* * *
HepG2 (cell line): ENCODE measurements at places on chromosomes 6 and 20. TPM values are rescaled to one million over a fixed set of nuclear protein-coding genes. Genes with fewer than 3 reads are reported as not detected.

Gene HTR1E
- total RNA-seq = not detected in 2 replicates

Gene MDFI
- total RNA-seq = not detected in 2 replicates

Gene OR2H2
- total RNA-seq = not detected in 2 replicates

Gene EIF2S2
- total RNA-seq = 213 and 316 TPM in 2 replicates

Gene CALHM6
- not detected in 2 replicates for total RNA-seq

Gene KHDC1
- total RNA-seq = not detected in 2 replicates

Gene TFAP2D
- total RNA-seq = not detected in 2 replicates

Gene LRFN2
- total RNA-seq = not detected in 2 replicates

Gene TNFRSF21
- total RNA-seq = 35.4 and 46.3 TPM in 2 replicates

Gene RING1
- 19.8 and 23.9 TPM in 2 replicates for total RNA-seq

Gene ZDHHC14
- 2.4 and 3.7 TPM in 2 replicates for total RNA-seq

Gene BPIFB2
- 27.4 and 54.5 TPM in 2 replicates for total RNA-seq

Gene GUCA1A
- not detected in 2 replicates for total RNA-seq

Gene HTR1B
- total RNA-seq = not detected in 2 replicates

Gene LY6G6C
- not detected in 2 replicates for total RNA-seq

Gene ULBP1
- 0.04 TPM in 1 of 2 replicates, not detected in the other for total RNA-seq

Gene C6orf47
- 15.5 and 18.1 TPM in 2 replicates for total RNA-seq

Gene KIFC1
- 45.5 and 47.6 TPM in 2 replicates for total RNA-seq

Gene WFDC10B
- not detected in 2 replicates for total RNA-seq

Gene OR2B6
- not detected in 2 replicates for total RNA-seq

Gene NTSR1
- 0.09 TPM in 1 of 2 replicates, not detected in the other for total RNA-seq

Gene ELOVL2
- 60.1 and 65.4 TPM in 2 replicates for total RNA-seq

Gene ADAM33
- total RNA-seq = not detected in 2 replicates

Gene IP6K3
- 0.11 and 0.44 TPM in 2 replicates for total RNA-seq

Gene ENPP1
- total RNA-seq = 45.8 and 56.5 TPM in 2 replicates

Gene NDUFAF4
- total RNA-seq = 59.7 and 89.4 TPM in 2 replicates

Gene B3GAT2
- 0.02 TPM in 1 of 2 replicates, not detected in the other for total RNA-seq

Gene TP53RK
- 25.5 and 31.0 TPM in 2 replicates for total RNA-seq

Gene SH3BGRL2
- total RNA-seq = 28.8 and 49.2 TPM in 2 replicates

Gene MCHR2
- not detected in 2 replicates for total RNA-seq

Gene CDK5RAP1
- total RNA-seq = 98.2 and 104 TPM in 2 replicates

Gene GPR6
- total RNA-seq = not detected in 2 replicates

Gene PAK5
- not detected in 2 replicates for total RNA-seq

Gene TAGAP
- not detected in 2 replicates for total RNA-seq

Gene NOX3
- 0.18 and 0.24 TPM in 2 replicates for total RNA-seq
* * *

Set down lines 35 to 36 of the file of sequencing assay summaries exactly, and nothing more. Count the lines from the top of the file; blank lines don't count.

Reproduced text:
- 15.5 and 18.1 TPM in 2 replicates for total RNA-seq

Gene KIFC1